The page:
Christopher Hanes on New Deal wage shocks

George Selgin has a couple of new posts on the 1937-38 depression, which are part of his excellent series on the New Deal. I cannot find anything significant with which to disagree. He directed me to a new paper by Christopher Hanes, which studies the impact of New Deal policies on the labor market. Here’s the abstract:

Wage inflation surged in the 1930s though unemployment remained high and output below trend—an anomaly in terms of the usual “Phillips curve” relationship. Proposed explanations include New Deal labor policies, hysteresis in unemployment, downward nominal wage rigidity, and a new Keynesian expectational mechanism through which Roosevelt’s monetary policies would have boosted real activity and created anomalous inflation by raising the expected future price level. I find that labor policies fully explain 1930s wage inflation anomalies. Thus the 1930s United States should not be cited as evidence for the new Keynesian expectations mechanism, hysteresis in unemployment, or downward nominal wage rigidity.

This confirms what I suggested in The Midas Paradox, but Hanes justifies the claim with econometric analysis. This graph from the paper shows the NRA wage shock of late 1933, and then another wage shock associated with the post-Wagner Act unionization drives of 1936-37, relative to the path of wages predicted in the absence of labor policy changes:

Here’s a “cinematic” presentation of the policy implications:

PS. Off topic, David Shor is one of our best political analysts.



16 Responses to “Christopher Hanes on New Deal wage shocks”

  1. Gravatar of Lin Lin
    6. March 2021 at 16:16

    Would you be able to discuss how the Chicago Schools libertarian views reconcile with the inexorable consolidation that occurs with capitalism as a mode of production?

    The consolidation of industry, while efficient and perhaps beneficial to society from a cost perspective, has nevertheless created companies that are larger than nation states. Such power can be used tyrannically to the extent that they become singularly influential in media, politics, culture, music, and form.

    In technology, unlike banking, there seems to be a great deal of interest in forcing society and policy to move towards collectivism. Their entire models are built on data collection, the processing of the data into readable forms, and creating new innovations that revolve around third parties buying that data (i.e., for social credit scores, chip implants now being tested in Denmark, facial recognition, etc). In other words, the more collective we become, the more powerful and profitable the technology companies become.

    I’m interested in the Chicago Schools answer to this rather pertinent problem, and their solution to resolving 21st century issues.

  2. Gravatar of Michael Sandifer Michael Sandifer
    6. March 2021 at 17:38

    I’m glad the minimum wage increase died, as I think it would have caused problems for workers in poorer areas, but why didn’t Democrats just pass a wage subsidy instead? It could be part of a reconcialation bill.

    I’m guessing a lot of Democrats think raising the minimum wage is a free lunch, and I guess they give the seemingly reasonable CBO analysis no weight.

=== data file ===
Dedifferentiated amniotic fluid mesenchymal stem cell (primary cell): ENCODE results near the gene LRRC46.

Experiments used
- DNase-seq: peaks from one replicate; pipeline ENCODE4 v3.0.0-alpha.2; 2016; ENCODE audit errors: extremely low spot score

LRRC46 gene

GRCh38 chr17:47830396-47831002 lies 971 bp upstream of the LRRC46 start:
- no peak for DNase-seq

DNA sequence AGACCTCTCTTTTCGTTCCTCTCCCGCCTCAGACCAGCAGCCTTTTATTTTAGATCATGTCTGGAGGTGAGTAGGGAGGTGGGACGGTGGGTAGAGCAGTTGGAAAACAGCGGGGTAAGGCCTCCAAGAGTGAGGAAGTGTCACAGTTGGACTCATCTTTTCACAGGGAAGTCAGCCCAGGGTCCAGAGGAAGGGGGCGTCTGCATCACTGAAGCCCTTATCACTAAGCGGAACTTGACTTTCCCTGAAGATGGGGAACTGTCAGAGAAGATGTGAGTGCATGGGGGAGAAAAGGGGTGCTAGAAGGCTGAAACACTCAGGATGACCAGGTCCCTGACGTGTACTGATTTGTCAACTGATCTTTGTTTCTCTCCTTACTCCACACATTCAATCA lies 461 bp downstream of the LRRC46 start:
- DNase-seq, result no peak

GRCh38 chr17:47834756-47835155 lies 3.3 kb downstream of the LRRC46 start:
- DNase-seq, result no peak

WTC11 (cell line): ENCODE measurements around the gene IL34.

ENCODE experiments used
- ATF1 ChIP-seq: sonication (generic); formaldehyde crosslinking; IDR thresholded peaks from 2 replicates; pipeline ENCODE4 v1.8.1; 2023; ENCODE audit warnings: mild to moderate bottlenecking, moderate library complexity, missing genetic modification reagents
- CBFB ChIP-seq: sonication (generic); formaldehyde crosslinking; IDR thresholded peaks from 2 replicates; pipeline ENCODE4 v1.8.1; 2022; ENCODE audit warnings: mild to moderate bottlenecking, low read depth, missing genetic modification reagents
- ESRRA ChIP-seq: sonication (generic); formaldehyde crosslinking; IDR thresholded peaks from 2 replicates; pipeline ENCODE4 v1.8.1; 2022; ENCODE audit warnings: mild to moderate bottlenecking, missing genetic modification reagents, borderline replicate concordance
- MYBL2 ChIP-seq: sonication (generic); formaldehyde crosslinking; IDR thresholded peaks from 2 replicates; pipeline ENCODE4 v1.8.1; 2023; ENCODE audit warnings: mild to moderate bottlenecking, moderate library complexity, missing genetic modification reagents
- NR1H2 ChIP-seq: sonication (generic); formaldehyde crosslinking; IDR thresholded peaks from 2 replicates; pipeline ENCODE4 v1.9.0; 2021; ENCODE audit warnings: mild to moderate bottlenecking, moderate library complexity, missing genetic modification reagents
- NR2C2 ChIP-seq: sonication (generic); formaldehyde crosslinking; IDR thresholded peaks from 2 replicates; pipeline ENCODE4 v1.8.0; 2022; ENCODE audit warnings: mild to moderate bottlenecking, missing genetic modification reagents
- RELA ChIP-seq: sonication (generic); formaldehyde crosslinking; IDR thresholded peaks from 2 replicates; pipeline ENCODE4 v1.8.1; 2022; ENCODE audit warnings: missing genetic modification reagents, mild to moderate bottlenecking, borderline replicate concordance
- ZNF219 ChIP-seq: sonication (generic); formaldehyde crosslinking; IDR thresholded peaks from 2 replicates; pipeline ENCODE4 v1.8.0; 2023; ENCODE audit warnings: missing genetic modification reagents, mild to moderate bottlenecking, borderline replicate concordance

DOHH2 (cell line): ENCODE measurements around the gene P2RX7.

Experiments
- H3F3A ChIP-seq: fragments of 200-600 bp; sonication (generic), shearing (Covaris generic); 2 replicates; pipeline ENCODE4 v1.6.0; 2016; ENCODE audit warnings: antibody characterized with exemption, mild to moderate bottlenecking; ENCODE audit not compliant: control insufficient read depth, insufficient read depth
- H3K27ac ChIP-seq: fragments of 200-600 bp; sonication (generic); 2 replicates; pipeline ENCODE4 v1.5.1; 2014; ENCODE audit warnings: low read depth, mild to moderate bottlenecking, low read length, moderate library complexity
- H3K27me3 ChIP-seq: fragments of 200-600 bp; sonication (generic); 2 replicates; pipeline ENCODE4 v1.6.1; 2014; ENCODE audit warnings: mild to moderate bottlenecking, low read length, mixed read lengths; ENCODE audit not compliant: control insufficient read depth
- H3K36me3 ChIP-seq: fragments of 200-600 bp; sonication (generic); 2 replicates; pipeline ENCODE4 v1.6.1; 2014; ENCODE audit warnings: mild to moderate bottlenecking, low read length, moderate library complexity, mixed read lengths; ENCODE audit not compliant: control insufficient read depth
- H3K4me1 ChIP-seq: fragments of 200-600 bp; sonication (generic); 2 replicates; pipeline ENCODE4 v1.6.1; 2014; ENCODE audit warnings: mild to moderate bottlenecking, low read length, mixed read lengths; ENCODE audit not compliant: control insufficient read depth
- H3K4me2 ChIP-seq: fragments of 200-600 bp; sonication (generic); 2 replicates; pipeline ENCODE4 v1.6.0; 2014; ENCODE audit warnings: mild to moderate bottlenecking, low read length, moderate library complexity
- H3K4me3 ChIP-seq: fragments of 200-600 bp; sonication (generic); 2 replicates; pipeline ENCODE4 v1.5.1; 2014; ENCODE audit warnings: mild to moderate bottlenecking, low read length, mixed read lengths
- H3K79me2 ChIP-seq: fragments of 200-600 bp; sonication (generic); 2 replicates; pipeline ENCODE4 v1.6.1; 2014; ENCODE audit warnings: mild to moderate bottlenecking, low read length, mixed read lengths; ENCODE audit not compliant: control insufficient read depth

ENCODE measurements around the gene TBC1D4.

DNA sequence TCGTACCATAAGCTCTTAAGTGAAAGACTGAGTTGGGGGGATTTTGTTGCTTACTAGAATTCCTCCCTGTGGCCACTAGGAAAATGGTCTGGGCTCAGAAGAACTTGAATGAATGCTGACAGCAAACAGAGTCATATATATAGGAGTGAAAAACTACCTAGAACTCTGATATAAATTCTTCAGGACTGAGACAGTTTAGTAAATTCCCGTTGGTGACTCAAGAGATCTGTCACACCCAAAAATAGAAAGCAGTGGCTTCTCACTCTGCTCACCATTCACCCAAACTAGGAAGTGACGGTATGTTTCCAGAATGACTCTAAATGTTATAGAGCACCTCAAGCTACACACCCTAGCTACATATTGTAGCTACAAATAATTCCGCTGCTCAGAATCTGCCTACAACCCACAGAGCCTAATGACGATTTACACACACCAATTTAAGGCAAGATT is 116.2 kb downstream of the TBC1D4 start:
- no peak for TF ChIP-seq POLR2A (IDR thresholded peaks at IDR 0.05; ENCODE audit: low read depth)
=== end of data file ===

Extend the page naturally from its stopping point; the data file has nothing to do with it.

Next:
This is the kind of stupidity that makes it difficult to be a Democrat.

  3. Gravatar of ssumner ssumner
    6. March 2021 at 18:19

    Lin, I’ve advocated reducing IP protections and reducing regulation. Both regulation and IP protection lead to bigness. Big firms find it much easier to deal with regulation than small firms.

    In my view, the biggest monopoly problems come from government monopolies, such as the public school system.

  4. Gravatar of Gene Frenkle Gene Frenkle
    6. March 2021 at 19:01

    The difference between the 1930s and now is that we know what works—just give people dollars and then productive Americans will chase the dollars. So you don’t need convoluted make-work programs to inject dollars into the economy—just fire up ye olde money printing press and get dollars to people that will spend the dollars.

    So reparations has come up several times recently and paying $1 trillion in reparations to descendants of American slaves would be superior stimulus to this $1.9 trillion stimulus because descendants of American slaves just happens to be a group of Americans that have little savings, live paycheck to paycheck, don’t have passports, and have a relatively high birth rate. So paying reparations addresses the concerns Larry Summers has with respect to asset price inflation and childless slacker whites getting dollars they don’t need. So every American that had a Black citizen ancestor in 1960 ages 30-50 would get a lump sum of $40k if they make less than $75k. Those outside that age cohort would get $10k plus free college or an extra $200/month in SS.

  5. Gravatar of Spencer Bradley Hall Spencer Bradley Hall
    7. March 2021 at 05:16

    @Gene Frenkle

    Your a racist. Our welfare state has more than compensated the black population. And it was his black brothers in Africa that sold him into slavery in the first place.

    And it is a documented fact that most black people are lazy. Nobody got ahead working a 40 hour week.

  6. Gravatar of Spencer Bradley Hall Spencer Bradley Hall
    7. March 2021 at 05:19

    What’s the difference between money products and savings’ products (the “taper tantrum” vs. today)? Answer, the exchange value of the U.S. $.

  7. Gravatar of Laura Laura
    7. March 2021 at 08:53

    Trump came to lead a kind of Tea Party, anti-government revolt against “elites.” It really began in a revolt against Obama and the idea an African-American president and his coalition were going to govern forever as demographic trends accelerated and we became a younger, more diverse, more immigrant nation.

    He was insightful at the start but then not so much. Earlier on he remarks that hispanics are breaking from the progressives. Asians are breaking from the progressives.

    The key demographic trend is the rise of millennials as a political force. That’s David Shor’s generation — formed by Bush v. Gore to resent Republicans bolstered into the protest movement around the Iraq war and amped up with Obama mania. That’s what created the cadre of college educated democratic voter.

    He was in that milieu but he doesn’t see what happened as a flash in a pan.

    But they are voting to “save the country” from being this diverse place that has tolerant values and is open to immigration.

    Not so insightful.